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Two Pronged Design

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Sometimes you have a project to complete that has a clear implementation strategy, and requires very little design, but most of the time you have multiple related features of varying difficulty.

In such cases, an approach I've found that works fairly well is to design from both ends at the same time. You pick what you think to be the easiest and hardest features to implement, and then construct a design independent of the two.

Since they relate, they will eventually meet up in the design, but what I've found is that the difficult feature meeting up with the easier feature gives rise to much more robust data structures capable of handling the easier features, but going the other way requires a ton of backtracking and modifications to accommodate the more difficult feature once you reach it from the easy feature.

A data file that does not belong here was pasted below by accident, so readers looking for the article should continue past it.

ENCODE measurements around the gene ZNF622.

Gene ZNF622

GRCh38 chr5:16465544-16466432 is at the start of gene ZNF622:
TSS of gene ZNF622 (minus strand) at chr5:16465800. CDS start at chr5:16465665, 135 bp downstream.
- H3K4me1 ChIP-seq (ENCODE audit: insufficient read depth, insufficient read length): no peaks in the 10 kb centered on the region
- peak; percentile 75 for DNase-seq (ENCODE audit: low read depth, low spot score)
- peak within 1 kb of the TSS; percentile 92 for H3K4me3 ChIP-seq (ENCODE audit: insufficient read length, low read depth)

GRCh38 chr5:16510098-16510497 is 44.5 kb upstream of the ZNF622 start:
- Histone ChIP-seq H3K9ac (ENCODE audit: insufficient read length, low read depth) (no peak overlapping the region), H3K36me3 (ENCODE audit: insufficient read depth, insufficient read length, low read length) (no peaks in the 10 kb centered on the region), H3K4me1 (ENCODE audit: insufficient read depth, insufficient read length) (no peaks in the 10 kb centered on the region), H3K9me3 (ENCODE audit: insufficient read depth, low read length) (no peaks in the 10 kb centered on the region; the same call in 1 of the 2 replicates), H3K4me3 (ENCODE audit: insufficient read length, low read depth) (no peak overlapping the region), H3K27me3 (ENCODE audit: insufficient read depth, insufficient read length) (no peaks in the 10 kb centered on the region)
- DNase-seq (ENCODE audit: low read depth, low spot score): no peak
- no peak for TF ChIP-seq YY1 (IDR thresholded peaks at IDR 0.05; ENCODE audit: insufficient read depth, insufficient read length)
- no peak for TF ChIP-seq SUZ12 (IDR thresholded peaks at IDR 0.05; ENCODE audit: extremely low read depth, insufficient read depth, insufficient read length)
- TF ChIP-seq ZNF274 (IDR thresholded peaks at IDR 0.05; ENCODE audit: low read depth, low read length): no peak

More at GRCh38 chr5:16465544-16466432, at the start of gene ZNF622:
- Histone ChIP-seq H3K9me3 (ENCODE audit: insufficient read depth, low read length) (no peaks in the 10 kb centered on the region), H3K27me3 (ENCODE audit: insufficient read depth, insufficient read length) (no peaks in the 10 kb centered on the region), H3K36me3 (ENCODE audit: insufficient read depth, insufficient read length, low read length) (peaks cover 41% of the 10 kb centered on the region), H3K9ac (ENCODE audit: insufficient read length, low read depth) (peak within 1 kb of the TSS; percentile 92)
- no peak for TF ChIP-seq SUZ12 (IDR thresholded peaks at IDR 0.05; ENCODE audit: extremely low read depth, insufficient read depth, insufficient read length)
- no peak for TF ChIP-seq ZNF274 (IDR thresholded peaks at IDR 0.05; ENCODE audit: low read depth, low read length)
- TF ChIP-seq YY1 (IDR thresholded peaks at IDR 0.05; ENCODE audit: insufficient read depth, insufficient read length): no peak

So, you might ask why even design from the easy feature first. There's nothing to say that by the time you get to the more difficult feature that you can't already handle it, and in such cases, it is probably better to have worked off of the easier feature first because you would have kept the design simple the whole way through.

At any rate, designing from both directions simultaneously gives you perspective on what is necessary vs nice-to-have, and we like pruning out nice-to-haves when we can.

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May 2022

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